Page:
Subsidy publishing, also known as hybrid publishing, claims to offer the benefits of traditional publishing arrangements, but requires the author to pay some or all of the publishing costs. In theory, the author receives a greater percentage of royalties in compensation.
Because there are countless bad actors attempting to reframe vanity publishing as ‘hybrid publishing,’ the ALLi Watchdog Desk advises extreme caution when presented with this type of arrangement. There are some reputable hybrid publishers and small presses operating in this way, but distinguishing this ethical minority from the exploitative majority can be quite a challenge. The ALLi Watchdog’s chief concern about hybrid publishing is that it can disproportionately shift the burden of risk onto the author without there being any compensation.
In traditional publishing, the publisher bears the responsibility for ensuring that a book is profitable. They undertake the cover design, editing, the production, distribution and other publishing responsibilities, but keep most of the book’s sales as compensation. If the publisher fails in their responsibilities and the book does not sell, it’s the publisher who takes the loss. Therefore, they have a strong incentive to ensure the success of the book.
In self-publishing, third-party service providers are responsible only for delivering the services they are contracted to perform. The transactions are clear-cut, and the provider’s obligation generally ends once the service has been delivered. The author retains overall control of the process and bears responsibility for the success, or failure of the book. They reap the rewards of their investment in the form of much greater royalties.
With hybrid publishing arrangements, the author pays the publisher up front, and thereby assumes nearly all the risk. If the publisher fails to deliver on their promises, and the book does not sell, it is the author who bears the cost, and the loss. Worse, the publisher already has their profit in hand, so has that much less incentive to invest in the book’s success. And to cap it off, many hybrid publishers also retain a significant chunk of the royalties. The author is financing the production of the book and absorbing the risk, just as they would in self-publishing, but is giving up a measure of control, sacrificing royalties, and may not receive value commensurate with the risk they’re undertaking.
Hybrid publishing is an important example of why the ‘money flows toward the author’ statement is a crucial guideline. In traditional publishing, that assurance in built into the contract. Money either flows from the customer to the publisher then to the author, or it doesn’t flow at all. And, the publisher’s profit is dependent on selling the book. But in hybrid publishing and self-publishing services, there is no guarantee built into the arrangement. And a one-way flow of cash from the author is a real and omnipresent danger meaning the author must take great care to verify that money flowing away from them will return, multiplied.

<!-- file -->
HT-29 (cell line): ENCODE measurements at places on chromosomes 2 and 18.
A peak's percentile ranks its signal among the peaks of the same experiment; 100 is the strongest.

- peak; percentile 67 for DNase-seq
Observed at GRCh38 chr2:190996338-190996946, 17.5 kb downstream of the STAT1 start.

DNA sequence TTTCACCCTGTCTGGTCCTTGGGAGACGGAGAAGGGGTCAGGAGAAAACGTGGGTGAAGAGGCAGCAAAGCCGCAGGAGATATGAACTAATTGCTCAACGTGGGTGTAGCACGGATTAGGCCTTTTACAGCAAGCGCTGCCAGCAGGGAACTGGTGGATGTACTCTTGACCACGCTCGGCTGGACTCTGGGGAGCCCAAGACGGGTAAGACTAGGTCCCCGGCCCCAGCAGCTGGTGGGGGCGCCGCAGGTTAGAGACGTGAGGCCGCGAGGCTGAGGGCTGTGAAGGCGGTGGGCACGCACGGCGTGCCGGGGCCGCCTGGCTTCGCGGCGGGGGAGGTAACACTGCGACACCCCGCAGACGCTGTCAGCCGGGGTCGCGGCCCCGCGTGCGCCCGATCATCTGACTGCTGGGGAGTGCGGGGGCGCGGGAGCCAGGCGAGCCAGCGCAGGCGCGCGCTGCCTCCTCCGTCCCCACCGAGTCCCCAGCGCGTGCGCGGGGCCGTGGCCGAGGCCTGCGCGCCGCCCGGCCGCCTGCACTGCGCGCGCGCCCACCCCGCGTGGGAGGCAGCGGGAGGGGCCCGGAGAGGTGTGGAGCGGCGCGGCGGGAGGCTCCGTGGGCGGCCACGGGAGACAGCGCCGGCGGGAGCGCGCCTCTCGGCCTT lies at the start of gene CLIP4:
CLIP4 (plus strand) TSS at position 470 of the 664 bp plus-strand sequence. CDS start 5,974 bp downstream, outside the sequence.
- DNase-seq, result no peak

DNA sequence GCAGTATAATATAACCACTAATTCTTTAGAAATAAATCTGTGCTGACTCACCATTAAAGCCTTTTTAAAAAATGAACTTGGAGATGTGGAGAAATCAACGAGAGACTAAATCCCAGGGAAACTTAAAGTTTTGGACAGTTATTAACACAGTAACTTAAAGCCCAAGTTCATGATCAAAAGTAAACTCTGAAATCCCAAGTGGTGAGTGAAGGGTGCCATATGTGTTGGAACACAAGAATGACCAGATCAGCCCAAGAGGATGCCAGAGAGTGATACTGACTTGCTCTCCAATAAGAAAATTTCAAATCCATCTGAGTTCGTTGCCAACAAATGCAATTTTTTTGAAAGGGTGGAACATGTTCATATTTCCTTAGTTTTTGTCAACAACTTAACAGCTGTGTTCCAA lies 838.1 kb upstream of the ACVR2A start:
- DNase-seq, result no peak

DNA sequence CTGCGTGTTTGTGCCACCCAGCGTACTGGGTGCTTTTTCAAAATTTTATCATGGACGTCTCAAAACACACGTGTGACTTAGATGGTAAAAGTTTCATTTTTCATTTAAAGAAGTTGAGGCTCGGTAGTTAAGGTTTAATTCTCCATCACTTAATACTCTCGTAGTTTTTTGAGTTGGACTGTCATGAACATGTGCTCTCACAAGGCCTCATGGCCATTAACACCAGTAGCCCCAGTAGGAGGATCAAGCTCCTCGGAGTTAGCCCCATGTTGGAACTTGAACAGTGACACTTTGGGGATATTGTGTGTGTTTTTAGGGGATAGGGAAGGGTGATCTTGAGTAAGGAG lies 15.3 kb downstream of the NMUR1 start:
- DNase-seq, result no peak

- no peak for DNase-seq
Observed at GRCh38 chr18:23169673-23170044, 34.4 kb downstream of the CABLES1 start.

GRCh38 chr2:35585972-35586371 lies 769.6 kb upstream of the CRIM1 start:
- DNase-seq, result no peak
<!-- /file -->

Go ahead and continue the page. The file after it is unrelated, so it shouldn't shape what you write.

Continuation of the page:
You’ve written your book but what to do next? Well of course, it needs to be published but how? You decide to approach an agent or a publisher, and after reviewing their submission guidelines you see they want a full synopsis and a few sample chapters of your book!
An author creating a book synopsis is a lot like a marketing writer having to put an advertisement or online landing page together. Both messages are usually short, sweet, and designed to instigate interest and hopefully, some action in the reader. But where new authors tend to fall down is in knowing their audience.
Let’s talk about a synopsis in the strictest sense. In other words, a complete, condensed insight of your story. Image it as being a snapshot of your book. Perhaps a trailer you’d watch if your novel were a movie, except in this case, the ending is revealed. And the intended audience?
Prospective agents and/or publishers.
When preparing a synopsis for these prospects, lots of authors think they need to leave the reader with a cliff-hanger. Keeping them in suspense! After all, this is about getting them excited and willing to take the next step. Right? Wrong.
Actually, the reality is totally different, as no-one is going to financially back a piece of work if they don’t know how it ends. So, what are the nuts and bolts of preparing a synopsis that is likely to grasp the interest of those on the business side of publishing?
Step 1: Creating a strong synopsis might give you some surprises. You should in theory do it before you write the book. What I hear you saying. But yes, it’s true. Writing the synopsis before you begin isn’t technically writing a synopsis – it’s creating a rough outline of what is going to happen, but it can form the basis of what is required to explain what your story is all about.